Steven Hochberg is the chief market analyst for Elliott Wave International and a close associate of Robert Prechter. He is recognized as one of the world’s foremost experts on the Wave Principle and its application to market forecasting. Mr. Hochberg began his career with Merrill Lynch & Co. and joined Elliott Wave International in 1994, where he quickly established a stellar reputation providing analysis to large institutional traders and hedge funds. He is a sought after speaker and has been widely quoted in the Los Angeles Times, the Washington Post, Barron’s, and Bloomberg News and has been interviewed numerous times for his market views by CNBC, MSNBC, Bloomberg Television, and Canada’s ROB TV. Mr. Hochberg was the featured interview for the November 2001 issue of Stocks and Commodities magazine and the October 2002 issue of Chartpoint magazine.
Public pessimism anticipates economic and financial downturns, while optimism is essential to a recovery, says Steven Hochberg, chief market analyst at Elliott Wave International.
Sentiment and the way traders and investors feel about the market is very important to what is going on. Our guest today is Steve Hochberg to talk about how he looks at it. So Steve, at Elliott Wave, I know you have kind of a different way of looking at social mood. How do you do that?
We do. Our view is that social mood regulates social trends...in other words, the mood comes first and then the events come second. You need to concentrate on the mood.
The standard view is just the opposite. For example, the standard view is that recessions cause businessmen to be cautious. But the way we look at it at Elliott Wave International is that cautious businessmen cause recessions—it is exactly the opposite. Like when you talk about markets, people say a rising stock market makes people more optimistic. But the way we look at it is optimistic people make the stock market rise.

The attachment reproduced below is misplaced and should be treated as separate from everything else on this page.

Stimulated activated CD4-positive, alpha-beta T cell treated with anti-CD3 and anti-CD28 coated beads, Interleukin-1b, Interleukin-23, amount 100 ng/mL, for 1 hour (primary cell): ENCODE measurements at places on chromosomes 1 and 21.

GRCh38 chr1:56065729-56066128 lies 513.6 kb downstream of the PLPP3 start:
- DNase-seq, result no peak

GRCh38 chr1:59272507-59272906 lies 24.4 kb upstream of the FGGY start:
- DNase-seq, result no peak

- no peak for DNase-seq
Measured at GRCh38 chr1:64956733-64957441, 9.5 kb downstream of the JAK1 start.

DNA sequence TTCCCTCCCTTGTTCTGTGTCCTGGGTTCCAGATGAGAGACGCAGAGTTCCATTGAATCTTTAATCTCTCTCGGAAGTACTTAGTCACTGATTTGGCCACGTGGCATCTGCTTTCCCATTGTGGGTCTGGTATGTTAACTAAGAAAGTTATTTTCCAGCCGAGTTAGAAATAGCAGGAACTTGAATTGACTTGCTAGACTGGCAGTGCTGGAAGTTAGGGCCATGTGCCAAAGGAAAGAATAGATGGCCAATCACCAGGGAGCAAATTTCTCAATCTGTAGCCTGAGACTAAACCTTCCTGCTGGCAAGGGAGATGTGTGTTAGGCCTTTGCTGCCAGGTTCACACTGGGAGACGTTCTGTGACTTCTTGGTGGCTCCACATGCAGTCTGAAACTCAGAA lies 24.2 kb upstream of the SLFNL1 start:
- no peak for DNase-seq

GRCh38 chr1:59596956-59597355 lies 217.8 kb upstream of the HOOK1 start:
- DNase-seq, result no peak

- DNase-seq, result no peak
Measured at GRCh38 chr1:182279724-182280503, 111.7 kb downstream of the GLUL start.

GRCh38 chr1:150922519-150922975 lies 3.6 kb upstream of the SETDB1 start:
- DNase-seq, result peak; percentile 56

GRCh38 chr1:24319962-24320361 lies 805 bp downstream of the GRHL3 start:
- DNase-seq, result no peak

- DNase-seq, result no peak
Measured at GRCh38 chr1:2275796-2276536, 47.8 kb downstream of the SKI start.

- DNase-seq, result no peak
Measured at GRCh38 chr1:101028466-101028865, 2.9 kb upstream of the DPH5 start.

So it is mood that determines the trend and what we do at Elliott Wave International is try to ascertain where we are within this mood, because mood tends to pattern according to a specific dimension and formulation that R.N. Elliott came up with back in the 1930s. So what we are constantly doing is looking at mood trends within the market, and we are looking for extremes, because mood tends to be extreme at the turning points.
So you really feel like you can look at a chart and can see the social mood in that chart? Is that how it works?
Exactly, because the market is the best indicator of mood. It’s just a reflection of how people feel at that moment in time, and they register their optimism or the pessimism by buying and selling stock.
So while the mechanism of the market may change—you might have a proliferation of exchanges or off exchanges or instruments that you trade—the underlying premise of it is still human beings interacting with each other. And that mood doesn’t change, whether it was in 17 whatever or 19 whatever.
When people think about sentiment too, they think of maybe the Commitments of Traders Report and see how many traders are long verus short, does that play into your idea at all?
Yeah, that’s great. There are a number of indicators. The CBOE put/call ratio, how many people are buying puts relative to calls. The Commitments of Traders Reports, how many speculators are long or short...that is all wrapped up and that all reflects the sentiment of the moment.
What we are looking for is the extremes, because they tend to occur near turning points in the market. If you can identify that, you can get ahead of those turns.